Halifax Transit shortages will continue for weeks, union predicts

·3 min read
Dozens of Halifax Transit bus routes have been cancelled as the city struggles with staff shortages due to high COVID-19 case numbers. (Robert Short/CBC - image credit)
Dozens of Halifax Transit bus routes have been cancelled as the city struggles with staff shortages due to high COVID-19 case numbers. (Robert Short/CBC - image credit)

The union representing Halifax Transit workers predicts staff shortages due to high COVID-19 cases will continue for the next few weeks, leaving an "unreliable" service throughout January.

As of Friday, at least 30 Halifax Transit workers had tested positive for the virus and another 90 are self-isolating while awaiting test results or as close contacts.

Ken Wilson, the president of Amalgamated Transit Union Local 508, said more than 150 operators are off the job when those numbers are combined with others who are off citing burnout or various injuries.

Wilson said he's never seen such high absenteeism over his 20 years in transit, and the Omicron variant has operators worried about their safety, the safety of their families and transit riders.

"This used to be a career that you would stay for 25, 30 years and now people are staying a couple of years and leaving," Wilson said Friday.

"The majority of the operators and the ferry workers feel like … they're sitting ducks. It's only a matter of time before they get it."

CBC
CBC

Last week, Halifax Transit issued a notice saying that more than 30 bus routes had been cancelled due to staffing and the disruptions would continue until further notice.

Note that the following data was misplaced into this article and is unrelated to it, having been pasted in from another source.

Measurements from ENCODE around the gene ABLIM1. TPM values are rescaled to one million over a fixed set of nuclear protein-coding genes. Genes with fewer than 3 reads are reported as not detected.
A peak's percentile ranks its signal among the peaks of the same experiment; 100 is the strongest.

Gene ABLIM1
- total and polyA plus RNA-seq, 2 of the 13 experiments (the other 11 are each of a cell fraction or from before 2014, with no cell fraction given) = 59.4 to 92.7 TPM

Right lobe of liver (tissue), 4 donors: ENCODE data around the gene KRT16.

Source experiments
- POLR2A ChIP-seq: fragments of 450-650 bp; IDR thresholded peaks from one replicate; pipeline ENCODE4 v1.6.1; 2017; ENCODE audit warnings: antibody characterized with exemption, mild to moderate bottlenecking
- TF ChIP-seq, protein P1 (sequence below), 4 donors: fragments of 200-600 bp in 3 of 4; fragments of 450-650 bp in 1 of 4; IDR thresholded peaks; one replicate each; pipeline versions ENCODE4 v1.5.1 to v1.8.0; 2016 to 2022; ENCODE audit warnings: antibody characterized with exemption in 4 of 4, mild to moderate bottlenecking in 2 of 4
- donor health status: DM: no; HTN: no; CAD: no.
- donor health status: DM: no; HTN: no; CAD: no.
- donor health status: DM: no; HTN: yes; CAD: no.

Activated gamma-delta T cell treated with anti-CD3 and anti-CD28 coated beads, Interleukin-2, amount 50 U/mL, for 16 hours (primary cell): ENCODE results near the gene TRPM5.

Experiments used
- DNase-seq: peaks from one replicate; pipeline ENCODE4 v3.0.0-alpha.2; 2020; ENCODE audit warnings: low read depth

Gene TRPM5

That had grown to more than 70 bus routes by Friday. On Thursday, the Alderney and Woodside ferries were reduced to 30-minute service for the forseeable future.

But free New Year's Eve bus and Alderney Ferry service was set to proceed on Friday.

While Wilson said he understands it's important to help people get home safely, it's unsafe in the current pandemic wave.

"The problem is that after six o'clock, [the] majority of buses are nothing more than a babysitting service for drunk teenagers," Wilson said.

"I know what goes on on buses. I know that you can't police the bus when there's no fare because people are running in and out of every door. You know, it's a really, really bad situation."

Robert Short/CBC
Robert Short/CBC

Wilson said Halifax Transit should have introduced further precautions weeks ago, like enforcing the mask mandate, suspending fares so people board buses at the back entrance, and limiting capacity on buses.

Ryan Nearing, a spokesperson with the municipality, said in an email that the New Year's Eve service ensures that people "who have no other options are able to get where they need to go safely, including many essential frontline workers who use public transit."

Given more people gathering together to celebrate Christmas and New Year's, Wilson said he's worried about a "really dark" start to 2022 with more transit operators likely contracting the virus.

Union calls for police to step up enforcement

"I don't know where this is going to go. So I'm thinking it's going to be a rough couple of weeks, maybe the month of January's going to be tough … but hopefully we can get everyone through it."

Nearing said the city's policy is that passengers who are unable to wear masks for medical reasons are still permitted to use transit. He also said that ridership is at less than 50 per cent of normal levels for this time of year.

If the city won't make a hard policy requiring masks at all times, Wilson said the burden should fall on Halifax Regional Police to enforce the rules, as they would in any restaurant or public place.

When asked whether Halifax police were looking to increase transit enforcement, spokesperson Const. John MacLeod said people are urged to contact police if they believe someone is violating COVID-19 public health regulations "so that it can be investigated."

He said regional police have not issued any summary offence tickets related to people on Halifax Transit since Dec. 6.

In the Cape Breton Regional Municipality, CUPE 759 president Kevin Ivey said Friday there were no positive COVID-19 cases among their transit operators.

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